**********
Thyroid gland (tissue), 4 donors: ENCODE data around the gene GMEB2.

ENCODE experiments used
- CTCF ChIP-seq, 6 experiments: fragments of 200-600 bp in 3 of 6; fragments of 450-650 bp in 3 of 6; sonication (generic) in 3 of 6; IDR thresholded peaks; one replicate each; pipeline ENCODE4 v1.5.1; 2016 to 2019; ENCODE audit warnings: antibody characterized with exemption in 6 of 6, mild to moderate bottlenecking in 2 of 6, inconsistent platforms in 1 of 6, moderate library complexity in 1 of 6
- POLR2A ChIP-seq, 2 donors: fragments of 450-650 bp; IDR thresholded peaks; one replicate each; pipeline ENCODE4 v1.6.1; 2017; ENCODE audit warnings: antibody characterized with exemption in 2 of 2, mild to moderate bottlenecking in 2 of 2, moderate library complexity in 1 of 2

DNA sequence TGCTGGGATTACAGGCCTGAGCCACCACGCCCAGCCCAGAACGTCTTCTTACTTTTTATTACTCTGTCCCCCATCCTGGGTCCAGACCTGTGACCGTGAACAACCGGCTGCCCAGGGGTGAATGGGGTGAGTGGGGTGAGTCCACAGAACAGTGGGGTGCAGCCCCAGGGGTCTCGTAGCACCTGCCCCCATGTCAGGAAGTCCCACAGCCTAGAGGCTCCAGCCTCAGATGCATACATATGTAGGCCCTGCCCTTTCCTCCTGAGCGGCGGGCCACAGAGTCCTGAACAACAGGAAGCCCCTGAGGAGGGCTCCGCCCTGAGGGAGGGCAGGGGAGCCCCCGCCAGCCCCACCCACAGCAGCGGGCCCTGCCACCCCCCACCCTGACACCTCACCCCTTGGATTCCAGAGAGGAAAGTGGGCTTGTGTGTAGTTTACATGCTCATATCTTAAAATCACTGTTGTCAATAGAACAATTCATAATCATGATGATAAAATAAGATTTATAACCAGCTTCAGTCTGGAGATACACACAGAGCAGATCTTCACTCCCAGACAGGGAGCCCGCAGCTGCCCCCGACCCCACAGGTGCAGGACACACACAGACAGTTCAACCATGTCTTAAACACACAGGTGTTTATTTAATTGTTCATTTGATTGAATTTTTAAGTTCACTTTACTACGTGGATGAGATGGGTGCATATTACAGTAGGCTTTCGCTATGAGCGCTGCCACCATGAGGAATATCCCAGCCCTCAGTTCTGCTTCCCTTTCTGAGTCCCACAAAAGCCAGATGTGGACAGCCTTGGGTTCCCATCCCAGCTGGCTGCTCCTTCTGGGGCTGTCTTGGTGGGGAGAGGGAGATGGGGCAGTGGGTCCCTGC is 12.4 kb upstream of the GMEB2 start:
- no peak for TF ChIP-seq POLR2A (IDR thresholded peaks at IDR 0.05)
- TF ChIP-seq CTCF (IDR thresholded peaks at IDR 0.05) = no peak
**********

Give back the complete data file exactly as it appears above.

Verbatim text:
Thyroid gland (tissue), 4 donors: ENCODE data around the gene GMEB2.

ENCODE experiments used
- CTCF ChIP-seq, 6 experiments: fragments of 200-600 bp in 3 of 6; fragments of 450-650 bp in 3 of 6; sonication (generic) in 3 of 6; IDR thresholded peaks; one replicate each; pipeline ENCODE4 v1.5.1; 2016 to 2019; ENCODE audit warnings: antibody characterized with exemption in 6 of 6, mild to moderate bottlenecking in 2 of 6, inconsistent platforms in 1 of 6, moderate library complexity in 1 of 6
- POLR2A ChIP-seq, 2 donors: fragments of 450-650 bp; IDR thresholded peaks; one replicate each; pipeline ENCODE4 v1.6.1; 2017; ENCODE audit warnings: antibody characterized with exemption in 2 of 2, mild to moderate bottlenecking in 2 of 2, moderate library complexity in 1 of 2

DNA sequence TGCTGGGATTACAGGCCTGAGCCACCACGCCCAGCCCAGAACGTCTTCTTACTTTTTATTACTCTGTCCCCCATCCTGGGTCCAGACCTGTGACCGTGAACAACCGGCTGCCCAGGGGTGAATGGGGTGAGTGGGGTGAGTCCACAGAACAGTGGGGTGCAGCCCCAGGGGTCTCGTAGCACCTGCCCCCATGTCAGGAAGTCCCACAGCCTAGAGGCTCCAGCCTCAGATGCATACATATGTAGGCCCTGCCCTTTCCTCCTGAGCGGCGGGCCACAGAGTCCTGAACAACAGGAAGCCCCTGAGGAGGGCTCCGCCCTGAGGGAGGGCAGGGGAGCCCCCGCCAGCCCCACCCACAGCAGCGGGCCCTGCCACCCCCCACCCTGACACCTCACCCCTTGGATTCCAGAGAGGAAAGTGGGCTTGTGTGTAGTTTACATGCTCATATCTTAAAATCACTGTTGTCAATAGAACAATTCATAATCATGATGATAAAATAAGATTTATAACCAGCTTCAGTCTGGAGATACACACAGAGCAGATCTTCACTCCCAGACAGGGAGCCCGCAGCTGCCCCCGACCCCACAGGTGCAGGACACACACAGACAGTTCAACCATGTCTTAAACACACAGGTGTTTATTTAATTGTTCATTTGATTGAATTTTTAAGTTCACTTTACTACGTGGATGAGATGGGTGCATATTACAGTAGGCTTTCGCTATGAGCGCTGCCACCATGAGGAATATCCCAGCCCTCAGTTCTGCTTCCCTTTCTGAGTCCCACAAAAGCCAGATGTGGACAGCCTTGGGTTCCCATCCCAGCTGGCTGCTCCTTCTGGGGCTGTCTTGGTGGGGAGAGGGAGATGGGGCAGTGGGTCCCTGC is 12.4 kb upstream of the GMEB2 start:
- no peak for TF ChIP-seq POLR2A (IDR thresholded peaks at IDR 0.05)
- TF ChIP-seq CTCF (IDR thresholded peaks at IDR 0.05) = no peak